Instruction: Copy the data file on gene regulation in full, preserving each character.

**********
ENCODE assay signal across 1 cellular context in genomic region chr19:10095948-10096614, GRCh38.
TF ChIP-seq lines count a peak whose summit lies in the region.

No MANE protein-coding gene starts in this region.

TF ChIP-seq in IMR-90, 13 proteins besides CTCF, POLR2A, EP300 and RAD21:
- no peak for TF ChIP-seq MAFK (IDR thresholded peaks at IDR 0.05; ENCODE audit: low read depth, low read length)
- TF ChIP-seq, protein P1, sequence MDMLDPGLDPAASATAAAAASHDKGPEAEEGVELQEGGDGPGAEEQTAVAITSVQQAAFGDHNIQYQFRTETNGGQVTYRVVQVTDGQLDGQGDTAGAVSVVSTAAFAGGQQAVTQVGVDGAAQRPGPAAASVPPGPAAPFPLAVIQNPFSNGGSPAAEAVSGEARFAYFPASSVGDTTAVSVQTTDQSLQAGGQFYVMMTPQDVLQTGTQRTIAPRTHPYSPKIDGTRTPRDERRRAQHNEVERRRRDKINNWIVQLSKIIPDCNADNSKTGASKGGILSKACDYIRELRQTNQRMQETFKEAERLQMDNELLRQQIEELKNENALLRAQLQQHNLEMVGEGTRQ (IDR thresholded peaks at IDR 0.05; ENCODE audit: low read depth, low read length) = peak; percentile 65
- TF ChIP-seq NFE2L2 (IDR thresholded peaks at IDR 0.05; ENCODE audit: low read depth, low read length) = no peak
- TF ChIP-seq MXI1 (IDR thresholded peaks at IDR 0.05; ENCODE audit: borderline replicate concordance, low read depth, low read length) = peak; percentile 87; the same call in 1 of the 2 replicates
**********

ENCODE assay signal across 1 cellular context in genomic region chr19:10095948-10096614, GRCh38.
TF ChIP-seq lines count a peak whose summit lies in the region.

No MANE protein-coding gene starts in this region.

TF ChIP-seq in IMR-90, 13 proteins besides CTCF, POLR2A, EP300 and RAD21:
- no peak for TF ChIP-seq MAFK (IDR thresholded peaks at IDR 0.05; ENCODE audit: low read depth, low read length)
- TF ChIP-seq, protein P1, sequence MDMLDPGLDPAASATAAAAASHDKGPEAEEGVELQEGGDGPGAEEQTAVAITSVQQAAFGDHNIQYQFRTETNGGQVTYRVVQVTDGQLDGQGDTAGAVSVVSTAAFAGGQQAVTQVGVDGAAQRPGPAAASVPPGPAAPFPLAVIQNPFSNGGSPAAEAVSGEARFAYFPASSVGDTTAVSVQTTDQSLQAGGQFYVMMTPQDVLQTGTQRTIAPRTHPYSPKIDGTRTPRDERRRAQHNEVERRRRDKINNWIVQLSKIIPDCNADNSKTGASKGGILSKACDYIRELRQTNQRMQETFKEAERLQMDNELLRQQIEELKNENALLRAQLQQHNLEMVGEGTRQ (IDR thresholded peaks at IDR 0.05; ENCODE audit: low read depth, low read length) = peak; percentile 65
- TF ChIP-seq NFE2L2 (IDR thresholded peaks at IDR 0.05; ENCODE audit: low read depth, low read length) = no peak
- TF ChIP-seq MXI1 (IDR thresholded peaks at IDR 0.05; ENCODE audit: borderline replicate concordance, low read depth, low read length) = peak; percentile 87; the same call in 1 of the 2 replicates